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How Bilderberg boss Henri de Castries sees the future.....

 
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TonyGosling
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PostPosted: Sun Aug 09, 2015 2:52 am    Post subject: How Bilderberg boss Henri de Castries sees the future..... Reply with quote

Axa boss Henri de Castries on coal: 'Do you really want to be the last investor?'
http://www.theguardian.com/business/2015/aug/07/axa-boss-henri-de-castries-on-coal-do-you-really-want-to-be-the-last-investor

Head of giant insurer, and chair of the shadowy Bilderberg group, talks about selling off fossil fuel investments, China’s stock market crash and Brexit
The private sector has a decisive role to play in tackling climate change, according to Henri de Castries. Photograph: Sarah Lee for the Guardian

Graham Ruddick

Friday 7 August 2015 16.13 BST
Last modified on Saturday 8 August 2015 00.02 BST
Henri de Castries might just be the most powerful man in the world. He is chief executive and chairman of one of the world’s biggest insurers, Axa, and a member of France’s illustrious noble house of Castries. But De Castries is also chairman of the Bilderberg group, a collection of political and business leaders from Europe and North America that meets in private every year to debate “megatrends and major issues facing the world” – or which is secretly running the world if you are a conspiracy theorist.

With this in mind, De Castries’s penchant for making dramatic comparisons is worth taking seriously. The charismatic Axa boss compares investing in fossil fuels to investing in asbestos-related companies in the 50s or 60s, the rise of the internet to the advent of electricity at the end of the 19th century and, perhaps most alarmingly, the recent fall in Chinese share prices with the Wall Street Crash of 1929.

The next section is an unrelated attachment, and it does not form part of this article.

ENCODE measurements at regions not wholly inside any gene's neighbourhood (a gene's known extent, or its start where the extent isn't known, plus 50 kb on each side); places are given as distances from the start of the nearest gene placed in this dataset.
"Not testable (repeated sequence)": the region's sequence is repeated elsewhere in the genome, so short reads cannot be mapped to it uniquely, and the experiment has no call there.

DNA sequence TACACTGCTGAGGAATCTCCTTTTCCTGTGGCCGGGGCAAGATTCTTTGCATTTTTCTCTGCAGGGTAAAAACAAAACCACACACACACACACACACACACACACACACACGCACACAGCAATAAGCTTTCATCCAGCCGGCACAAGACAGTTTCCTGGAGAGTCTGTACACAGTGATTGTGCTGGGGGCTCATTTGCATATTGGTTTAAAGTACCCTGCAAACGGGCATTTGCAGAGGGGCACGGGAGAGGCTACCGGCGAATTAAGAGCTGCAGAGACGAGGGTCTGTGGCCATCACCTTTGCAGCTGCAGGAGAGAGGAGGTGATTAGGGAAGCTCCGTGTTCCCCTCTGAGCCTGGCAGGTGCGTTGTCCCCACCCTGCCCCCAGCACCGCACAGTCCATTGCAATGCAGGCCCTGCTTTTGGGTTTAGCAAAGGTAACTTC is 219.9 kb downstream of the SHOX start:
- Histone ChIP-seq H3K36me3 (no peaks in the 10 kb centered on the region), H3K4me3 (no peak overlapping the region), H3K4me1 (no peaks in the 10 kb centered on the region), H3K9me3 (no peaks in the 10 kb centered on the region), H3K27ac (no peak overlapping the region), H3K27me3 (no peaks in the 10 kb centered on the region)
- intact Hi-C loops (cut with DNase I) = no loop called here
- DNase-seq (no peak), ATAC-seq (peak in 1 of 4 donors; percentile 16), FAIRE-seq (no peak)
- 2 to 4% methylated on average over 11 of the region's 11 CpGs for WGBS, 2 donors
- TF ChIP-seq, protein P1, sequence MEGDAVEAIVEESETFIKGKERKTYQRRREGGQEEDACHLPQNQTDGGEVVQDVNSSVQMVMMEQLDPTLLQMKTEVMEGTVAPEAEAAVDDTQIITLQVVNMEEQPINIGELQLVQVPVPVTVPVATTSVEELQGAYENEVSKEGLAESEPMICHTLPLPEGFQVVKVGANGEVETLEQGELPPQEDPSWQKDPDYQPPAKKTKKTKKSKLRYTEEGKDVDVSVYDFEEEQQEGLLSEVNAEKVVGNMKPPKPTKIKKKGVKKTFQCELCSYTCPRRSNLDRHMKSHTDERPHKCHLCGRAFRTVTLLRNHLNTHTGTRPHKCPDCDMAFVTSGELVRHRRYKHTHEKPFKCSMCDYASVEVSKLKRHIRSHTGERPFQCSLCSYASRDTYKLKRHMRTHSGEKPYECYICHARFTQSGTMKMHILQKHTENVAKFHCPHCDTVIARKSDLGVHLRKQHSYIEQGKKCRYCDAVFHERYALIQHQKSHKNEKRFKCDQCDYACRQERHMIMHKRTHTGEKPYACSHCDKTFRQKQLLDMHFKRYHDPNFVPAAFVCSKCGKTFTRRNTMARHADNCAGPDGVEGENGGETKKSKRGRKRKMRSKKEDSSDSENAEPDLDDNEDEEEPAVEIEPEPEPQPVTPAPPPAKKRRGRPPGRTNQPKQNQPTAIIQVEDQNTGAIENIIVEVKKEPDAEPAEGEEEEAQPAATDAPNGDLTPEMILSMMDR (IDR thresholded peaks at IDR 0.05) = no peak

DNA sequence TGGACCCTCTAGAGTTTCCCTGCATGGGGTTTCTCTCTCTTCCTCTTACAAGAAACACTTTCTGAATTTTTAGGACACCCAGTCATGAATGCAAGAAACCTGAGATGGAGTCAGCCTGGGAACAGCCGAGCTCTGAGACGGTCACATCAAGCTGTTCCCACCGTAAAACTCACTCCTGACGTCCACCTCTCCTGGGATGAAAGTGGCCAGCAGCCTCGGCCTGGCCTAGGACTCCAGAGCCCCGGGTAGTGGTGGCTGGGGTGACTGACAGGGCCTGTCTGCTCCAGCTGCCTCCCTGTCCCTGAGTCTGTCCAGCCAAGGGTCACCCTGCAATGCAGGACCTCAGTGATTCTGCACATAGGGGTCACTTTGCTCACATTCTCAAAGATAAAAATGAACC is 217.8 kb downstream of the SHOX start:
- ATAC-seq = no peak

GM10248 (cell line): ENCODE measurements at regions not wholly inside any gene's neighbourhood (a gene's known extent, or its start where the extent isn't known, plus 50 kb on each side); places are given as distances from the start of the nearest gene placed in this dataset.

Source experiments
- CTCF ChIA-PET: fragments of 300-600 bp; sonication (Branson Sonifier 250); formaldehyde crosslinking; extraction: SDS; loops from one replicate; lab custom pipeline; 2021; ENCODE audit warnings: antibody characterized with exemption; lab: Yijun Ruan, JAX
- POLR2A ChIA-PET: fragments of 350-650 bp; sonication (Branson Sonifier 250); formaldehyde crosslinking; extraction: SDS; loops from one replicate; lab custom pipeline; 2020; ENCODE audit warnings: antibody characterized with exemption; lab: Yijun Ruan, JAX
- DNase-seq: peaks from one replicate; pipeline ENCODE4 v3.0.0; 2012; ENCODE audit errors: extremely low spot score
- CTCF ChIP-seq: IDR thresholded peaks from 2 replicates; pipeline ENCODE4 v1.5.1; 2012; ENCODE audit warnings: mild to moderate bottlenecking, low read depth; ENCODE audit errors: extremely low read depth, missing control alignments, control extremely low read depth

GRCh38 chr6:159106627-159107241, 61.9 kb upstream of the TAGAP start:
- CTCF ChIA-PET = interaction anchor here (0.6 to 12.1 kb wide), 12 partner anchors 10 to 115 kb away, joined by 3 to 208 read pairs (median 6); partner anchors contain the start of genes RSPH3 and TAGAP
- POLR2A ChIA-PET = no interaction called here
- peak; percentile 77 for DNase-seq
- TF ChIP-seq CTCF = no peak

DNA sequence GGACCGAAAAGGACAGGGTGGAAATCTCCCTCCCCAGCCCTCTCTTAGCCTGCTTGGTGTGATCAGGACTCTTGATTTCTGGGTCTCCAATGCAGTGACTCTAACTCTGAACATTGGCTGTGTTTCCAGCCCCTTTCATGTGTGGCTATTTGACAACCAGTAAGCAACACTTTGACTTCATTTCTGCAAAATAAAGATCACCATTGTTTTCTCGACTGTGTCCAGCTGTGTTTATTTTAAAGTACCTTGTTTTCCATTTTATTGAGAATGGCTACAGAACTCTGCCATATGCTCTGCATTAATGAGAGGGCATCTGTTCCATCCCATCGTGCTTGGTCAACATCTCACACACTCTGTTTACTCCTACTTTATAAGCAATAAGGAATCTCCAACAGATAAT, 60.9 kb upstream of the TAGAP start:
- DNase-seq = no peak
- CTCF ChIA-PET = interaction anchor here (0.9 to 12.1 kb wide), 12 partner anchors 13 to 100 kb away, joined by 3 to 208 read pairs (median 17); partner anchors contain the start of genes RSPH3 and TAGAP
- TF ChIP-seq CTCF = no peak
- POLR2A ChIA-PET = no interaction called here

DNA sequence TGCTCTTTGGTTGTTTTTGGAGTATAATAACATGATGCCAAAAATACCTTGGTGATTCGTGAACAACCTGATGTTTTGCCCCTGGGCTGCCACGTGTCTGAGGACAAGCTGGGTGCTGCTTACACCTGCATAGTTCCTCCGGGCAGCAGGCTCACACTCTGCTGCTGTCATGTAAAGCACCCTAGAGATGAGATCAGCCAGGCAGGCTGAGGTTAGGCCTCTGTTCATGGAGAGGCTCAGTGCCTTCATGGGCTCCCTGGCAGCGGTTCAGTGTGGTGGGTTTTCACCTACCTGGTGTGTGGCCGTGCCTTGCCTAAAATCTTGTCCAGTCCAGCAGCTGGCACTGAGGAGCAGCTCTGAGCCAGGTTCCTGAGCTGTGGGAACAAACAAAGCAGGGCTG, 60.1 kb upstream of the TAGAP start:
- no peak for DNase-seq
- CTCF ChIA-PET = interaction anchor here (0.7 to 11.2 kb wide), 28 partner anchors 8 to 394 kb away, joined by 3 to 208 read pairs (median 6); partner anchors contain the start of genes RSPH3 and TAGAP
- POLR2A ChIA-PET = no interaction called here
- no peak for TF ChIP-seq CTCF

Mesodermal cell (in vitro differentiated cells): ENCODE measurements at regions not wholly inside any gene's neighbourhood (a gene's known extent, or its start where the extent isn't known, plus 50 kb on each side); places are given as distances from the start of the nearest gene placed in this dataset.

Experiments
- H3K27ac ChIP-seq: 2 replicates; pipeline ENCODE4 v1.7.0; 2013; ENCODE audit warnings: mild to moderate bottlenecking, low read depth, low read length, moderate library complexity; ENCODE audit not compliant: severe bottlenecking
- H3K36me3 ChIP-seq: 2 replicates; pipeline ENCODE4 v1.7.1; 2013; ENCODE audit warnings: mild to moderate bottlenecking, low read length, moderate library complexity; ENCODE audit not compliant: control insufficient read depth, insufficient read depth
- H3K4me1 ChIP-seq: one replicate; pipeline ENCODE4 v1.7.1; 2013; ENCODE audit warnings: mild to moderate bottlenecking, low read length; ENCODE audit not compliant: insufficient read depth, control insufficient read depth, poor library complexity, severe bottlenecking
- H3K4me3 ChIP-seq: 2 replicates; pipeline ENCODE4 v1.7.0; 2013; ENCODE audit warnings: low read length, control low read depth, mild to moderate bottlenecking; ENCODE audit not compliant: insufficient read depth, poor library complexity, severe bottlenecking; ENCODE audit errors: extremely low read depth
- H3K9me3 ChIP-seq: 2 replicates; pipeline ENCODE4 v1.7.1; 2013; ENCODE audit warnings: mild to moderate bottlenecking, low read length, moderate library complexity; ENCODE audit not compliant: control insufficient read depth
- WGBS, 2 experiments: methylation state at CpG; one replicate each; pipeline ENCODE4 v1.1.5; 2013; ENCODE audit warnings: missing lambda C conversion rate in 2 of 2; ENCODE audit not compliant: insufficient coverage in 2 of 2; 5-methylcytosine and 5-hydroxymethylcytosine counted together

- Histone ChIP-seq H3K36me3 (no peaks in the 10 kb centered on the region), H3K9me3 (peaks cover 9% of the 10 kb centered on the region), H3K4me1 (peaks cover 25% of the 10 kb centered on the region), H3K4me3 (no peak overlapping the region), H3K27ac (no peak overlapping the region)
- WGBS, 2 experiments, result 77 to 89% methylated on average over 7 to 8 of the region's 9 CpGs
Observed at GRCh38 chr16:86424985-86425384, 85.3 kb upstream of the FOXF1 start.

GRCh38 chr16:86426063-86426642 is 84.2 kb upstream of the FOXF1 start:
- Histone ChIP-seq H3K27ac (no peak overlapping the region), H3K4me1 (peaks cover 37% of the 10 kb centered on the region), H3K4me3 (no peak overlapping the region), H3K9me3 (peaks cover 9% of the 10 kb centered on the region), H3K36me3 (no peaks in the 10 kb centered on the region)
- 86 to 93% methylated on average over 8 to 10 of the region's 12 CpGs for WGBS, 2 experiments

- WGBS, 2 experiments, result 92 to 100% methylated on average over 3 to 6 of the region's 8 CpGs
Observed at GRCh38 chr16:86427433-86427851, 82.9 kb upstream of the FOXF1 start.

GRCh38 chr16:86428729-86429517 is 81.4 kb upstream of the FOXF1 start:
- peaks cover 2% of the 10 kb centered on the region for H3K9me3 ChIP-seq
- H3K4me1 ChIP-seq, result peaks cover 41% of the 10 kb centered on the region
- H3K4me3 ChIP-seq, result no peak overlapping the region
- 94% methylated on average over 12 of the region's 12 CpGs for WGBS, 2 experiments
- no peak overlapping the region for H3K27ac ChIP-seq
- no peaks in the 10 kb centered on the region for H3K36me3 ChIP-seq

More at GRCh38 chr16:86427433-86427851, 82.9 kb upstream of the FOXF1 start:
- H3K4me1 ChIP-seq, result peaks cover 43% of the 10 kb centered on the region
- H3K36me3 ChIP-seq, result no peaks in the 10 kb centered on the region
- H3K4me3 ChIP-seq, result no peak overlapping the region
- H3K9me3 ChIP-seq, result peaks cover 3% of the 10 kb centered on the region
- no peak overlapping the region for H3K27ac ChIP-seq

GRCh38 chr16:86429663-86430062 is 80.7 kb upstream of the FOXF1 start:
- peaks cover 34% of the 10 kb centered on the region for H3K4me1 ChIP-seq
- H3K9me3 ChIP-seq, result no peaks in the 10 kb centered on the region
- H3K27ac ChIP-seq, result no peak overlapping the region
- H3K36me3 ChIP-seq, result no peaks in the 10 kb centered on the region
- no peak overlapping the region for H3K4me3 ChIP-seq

If the cost of non-clean technologies rises because fewer people are willing to invest, it will lead to a reorientation
Henri de Castries

De Castries says the stock market slump in China is “more worrying” than the Greek debt crisis. An estimated 100m Chinese households have invested in shares, he explains, meaning there could be an impact on consumer spending. This would hurt western companies that have become reliant on Chinese consumers for growth, such as carmakers and luxury brands.

“Of course there are parallels [with 1929],” De Castries adds. “In any strongly emerging economy you have these sort of behaviours. One of the very interesting things was that the US economy was doing pretty well, but the stock market was inflated. When it started to collapse, Norman [Montagu Norman, then governor of the Bank of England] organised a consortium of banks to try to stop the bleeding – exactly the way, at the very same point of the curve, the Chinese authorities tried to rally the brokers to try to stop the decline. The impact on the real economy was only a couple of quarters later, because you need to have people feel the pain, understand that you have lost money.”

More on this topic
Axa to divest from high-risk coal funds due to threat of climate change

However, the Frenchman believes that policy makers have learnt from the mistakes of 1929, and from how the 2008 financial crisis was handled.

“The Chinese economy of 2015 is not the US economy of ‘29,” he adds. “A lot of decision makers are much more aware of what the consequences of monetary policies are, and the efficiency of the Chinese government in 2015 and its grip on the civil society is probably higher than the grip the US authorities had on their own public opinion at the time. So we will see. It is interesting. History in the making.”